hotrodhell

Who said BIGGER is better when it comes to church?

In Apologetics, Chrisitian, Christ, Christian, Christianity, Prayer, Satan, Saved, Sin, Trinity on February 7, 2011 at 7:14 am

Church growth is dead

At this time in 1993 I was getting ready to graduate from seminary. In the early 1990s many of the guys I graduated with were inundated with the hot model for doing church ministry known as “Church Growth” philosophy. Wanting to be successful in ministry we all devoured books to show us how to do it “right” in today’s world. Out with the old and in with the new was the ministry mind-set. It all sounded so promising: big churches with big budgets if we employed the right methods. Mega-church pastors told us we could do what they did, and a whole generation of pastors bought in hook, line and sinker. Now its been deemed a complete failure by its own advocates.

The ideas that became the Church Growth movement began taking hold in the late 1970s. If the Christian church was going to survive into the future (we were told) it needed to rethink its methods and embrace a new approach. Church growth gurus such as Bill Hybels, Donald McGavren, and C. Peter Wagner advocated making going to church as inconspicuously “Christian” as possible. One writer I read summed it up this way: “Churches were built by demographic studies, professional strategists, marketing research, meeting “felt needs” and sermons consistent with these techniques. We were told that preaching was out, relevance was in. Doctrine didn’t matter nearly as much as innovation. If it wasn’t “cutting edge” and consumer friendly it was doomed. The mention of sin, salvation and sanctification were taboo and replaced by Starbucks, strategy and sensitivity.”

The goal was to make unchurched Harry and Mary as comfortable in church as they would be in a movie theatre. Indeed many of the churches even designed their worship centers to look like a movie theatre. In short they made the church look like the world… and it failed.

The first crack in the church growth edifice came a couple of years ago when church growth advocate George Barna expressed frustration that – since the full-blown implementation of church growth principles 20 years ago – there has been no net growth in the Christian church to speak of; in fact it has declined in America. He found that mega-churches have both a big front door and an equally large back door.

All mega-churches seemed to have accomplished is to kill off smaller churches that resisted the temptation to compromise Biblical Christianity.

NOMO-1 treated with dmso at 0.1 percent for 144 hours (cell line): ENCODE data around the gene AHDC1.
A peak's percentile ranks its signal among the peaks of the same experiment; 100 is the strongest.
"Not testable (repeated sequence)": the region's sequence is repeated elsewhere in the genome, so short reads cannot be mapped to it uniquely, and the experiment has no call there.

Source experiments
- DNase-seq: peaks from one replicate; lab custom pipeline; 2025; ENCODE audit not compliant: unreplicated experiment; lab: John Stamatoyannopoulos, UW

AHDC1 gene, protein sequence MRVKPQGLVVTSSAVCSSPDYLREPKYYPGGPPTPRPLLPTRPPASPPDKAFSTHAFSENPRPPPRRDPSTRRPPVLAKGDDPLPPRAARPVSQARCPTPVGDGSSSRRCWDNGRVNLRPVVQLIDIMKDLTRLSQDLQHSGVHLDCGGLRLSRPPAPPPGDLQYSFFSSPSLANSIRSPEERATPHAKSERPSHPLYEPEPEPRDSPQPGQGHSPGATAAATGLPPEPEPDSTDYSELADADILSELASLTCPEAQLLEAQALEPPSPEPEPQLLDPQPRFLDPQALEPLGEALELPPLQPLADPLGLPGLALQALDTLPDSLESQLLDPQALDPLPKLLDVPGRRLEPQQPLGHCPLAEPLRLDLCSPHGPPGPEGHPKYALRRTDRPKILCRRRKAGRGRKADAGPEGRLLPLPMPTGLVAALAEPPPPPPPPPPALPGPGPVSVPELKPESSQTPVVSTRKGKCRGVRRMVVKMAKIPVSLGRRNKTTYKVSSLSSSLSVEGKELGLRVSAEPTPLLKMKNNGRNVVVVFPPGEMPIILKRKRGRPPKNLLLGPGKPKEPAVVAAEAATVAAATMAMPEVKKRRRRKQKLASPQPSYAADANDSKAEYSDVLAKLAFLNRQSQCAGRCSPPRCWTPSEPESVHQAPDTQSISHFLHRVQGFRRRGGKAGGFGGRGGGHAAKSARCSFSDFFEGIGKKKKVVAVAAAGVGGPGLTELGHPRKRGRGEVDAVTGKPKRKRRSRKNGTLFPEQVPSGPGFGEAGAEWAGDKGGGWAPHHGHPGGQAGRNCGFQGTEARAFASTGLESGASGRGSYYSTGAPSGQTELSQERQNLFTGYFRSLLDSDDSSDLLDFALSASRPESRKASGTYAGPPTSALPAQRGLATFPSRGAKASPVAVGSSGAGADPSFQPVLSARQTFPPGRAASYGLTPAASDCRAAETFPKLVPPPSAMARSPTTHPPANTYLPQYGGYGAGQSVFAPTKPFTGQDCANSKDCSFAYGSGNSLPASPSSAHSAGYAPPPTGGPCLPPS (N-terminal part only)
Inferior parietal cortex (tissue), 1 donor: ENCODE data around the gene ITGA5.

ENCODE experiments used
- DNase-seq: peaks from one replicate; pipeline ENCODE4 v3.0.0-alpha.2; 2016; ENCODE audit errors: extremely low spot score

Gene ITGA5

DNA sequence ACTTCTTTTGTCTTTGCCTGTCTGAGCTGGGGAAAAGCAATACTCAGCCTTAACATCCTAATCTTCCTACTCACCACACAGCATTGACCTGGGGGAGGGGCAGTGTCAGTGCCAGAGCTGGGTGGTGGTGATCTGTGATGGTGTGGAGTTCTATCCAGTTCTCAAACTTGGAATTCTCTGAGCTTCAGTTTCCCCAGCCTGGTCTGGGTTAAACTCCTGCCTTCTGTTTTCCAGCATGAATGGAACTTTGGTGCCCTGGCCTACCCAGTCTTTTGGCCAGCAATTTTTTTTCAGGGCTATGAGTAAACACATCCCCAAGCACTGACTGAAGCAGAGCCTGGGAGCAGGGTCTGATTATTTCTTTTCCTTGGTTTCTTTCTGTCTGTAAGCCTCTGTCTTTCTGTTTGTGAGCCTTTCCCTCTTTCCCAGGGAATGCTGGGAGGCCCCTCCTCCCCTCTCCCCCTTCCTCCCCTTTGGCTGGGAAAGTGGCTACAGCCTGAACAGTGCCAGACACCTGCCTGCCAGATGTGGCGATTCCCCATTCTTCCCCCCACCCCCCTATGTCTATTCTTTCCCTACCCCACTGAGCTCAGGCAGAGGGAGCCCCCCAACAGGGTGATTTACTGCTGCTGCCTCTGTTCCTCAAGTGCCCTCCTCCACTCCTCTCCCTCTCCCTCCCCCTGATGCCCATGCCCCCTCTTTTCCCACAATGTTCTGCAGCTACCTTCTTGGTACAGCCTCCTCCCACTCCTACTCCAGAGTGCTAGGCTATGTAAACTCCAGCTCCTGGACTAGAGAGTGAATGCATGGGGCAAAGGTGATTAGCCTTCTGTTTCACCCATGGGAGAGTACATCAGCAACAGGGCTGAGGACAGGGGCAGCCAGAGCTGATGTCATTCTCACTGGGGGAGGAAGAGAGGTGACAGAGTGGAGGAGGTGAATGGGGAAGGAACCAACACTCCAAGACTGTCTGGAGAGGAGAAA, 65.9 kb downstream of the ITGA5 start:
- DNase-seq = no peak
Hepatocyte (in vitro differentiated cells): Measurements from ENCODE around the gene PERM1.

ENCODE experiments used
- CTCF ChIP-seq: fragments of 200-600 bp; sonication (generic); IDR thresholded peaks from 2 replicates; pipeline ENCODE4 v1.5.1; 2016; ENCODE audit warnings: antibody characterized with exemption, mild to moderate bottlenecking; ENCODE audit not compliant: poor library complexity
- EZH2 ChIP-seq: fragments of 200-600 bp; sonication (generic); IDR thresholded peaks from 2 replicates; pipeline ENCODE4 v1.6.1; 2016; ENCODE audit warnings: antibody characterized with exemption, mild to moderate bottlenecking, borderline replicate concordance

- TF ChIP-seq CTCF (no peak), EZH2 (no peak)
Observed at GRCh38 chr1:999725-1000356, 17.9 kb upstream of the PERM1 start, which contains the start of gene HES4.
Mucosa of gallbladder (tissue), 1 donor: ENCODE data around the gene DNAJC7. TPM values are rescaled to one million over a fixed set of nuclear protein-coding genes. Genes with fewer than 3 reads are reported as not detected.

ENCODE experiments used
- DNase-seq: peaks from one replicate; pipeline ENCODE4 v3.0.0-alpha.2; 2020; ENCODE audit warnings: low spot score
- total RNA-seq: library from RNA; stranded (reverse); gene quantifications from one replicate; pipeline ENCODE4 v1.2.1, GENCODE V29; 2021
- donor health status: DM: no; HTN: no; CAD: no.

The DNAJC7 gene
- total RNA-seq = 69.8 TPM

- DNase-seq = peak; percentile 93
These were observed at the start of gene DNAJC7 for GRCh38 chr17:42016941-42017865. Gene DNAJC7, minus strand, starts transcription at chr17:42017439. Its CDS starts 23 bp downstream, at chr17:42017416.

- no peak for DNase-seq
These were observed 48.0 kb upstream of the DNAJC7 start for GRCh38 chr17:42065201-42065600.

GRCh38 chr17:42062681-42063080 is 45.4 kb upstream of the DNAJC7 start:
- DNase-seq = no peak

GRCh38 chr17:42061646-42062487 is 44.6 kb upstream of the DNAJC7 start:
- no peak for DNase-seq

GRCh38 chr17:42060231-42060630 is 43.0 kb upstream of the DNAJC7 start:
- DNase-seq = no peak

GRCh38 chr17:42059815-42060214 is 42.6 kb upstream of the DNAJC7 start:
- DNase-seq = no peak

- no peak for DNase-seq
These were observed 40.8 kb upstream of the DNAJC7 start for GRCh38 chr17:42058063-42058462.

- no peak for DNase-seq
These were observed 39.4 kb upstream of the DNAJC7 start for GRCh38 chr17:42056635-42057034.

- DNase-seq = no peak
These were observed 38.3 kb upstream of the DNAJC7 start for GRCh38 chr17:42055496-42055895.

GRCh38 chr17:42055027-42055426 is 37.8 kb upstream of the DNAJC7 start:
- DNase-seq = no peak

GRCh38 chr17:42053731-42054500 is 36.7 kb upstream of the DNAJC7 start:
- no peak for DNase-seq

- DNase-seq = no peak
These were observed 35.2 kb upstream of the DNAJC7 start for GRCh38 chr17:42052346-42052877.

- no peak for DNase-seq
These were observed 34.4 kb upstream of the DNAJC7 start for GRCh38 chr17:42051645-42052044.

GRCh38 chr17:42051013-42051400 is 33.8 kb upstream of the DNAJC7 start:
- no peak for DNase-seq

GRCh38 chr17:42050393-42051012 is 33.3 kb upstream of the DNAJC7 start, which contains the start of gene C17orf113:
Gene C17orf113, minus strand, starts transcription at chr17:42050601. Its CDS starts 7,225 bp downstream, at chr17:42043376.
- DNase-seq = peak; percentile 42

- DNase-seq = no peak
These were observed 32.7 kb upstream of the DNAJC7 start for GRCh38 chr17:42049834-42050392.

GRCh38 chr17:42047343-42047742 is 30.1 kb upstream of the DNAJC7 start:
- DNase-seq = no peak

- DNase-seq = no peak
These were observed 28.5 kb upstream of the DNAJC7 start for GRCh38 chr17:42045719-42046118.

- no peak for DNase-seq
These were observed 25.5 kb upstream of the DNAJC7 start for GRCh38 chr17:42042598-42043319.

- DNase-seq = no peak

The final nail came when Willow Creek Community Church – the “Mecca” of the church growth ideology – recently released the results of a multi-year study on the effectiveness of their programs and philosophy of ministry. Cally Parkinson and Greg Hawkins, on staff at Willow Creek, conducted the study. The conclusion? Senior Pastor Bill Hybels said, to his credit, “We made a mistake.” They didn’t make disciples – they made dunces.

Very simply they made secular people even more secular. Rather than leading people to worship Christ they led them deeper into worshipping themselves. This should be no surprise: if you gear a church towards the consumer preferences of a fallen culture you will produce a fallen church. Why would anyone think that catering to man’s fundamental sin problem would do otherwise? Liberals say there is no sin, and church growth says sin is no big deal. The very heart of the gospel tells us otherwise: sin is real and its the main problem we must address. Any church that fails to address this will fail too.

One may wonder why they didn’t see this sooner. Its simple: in their minds large crowds meant they were successful. Many think that there is an inexorable relationship between numbers and success. But many religious movements boasted large numbers and turned out to be in gross error. When I hear this sort of thing I often ask, “Have you ever heard of Jim Jones?”

A Biblical church rejects innovation in favor of faithfulness. God has given us a specific mission and a specific message, and He has not made what He wants in a church a secret. Being successful according to Scripture comes not by embracing a fallen culture but by embracing Biblical directives. If you encounter a church driven by anything else take my advice: find another church. And whatever you do don’t drink the Kool-Aid.

Marty Fields is pastor of Westminster Presbyterian Church. Reach him at pastor@westminsterepc.com.

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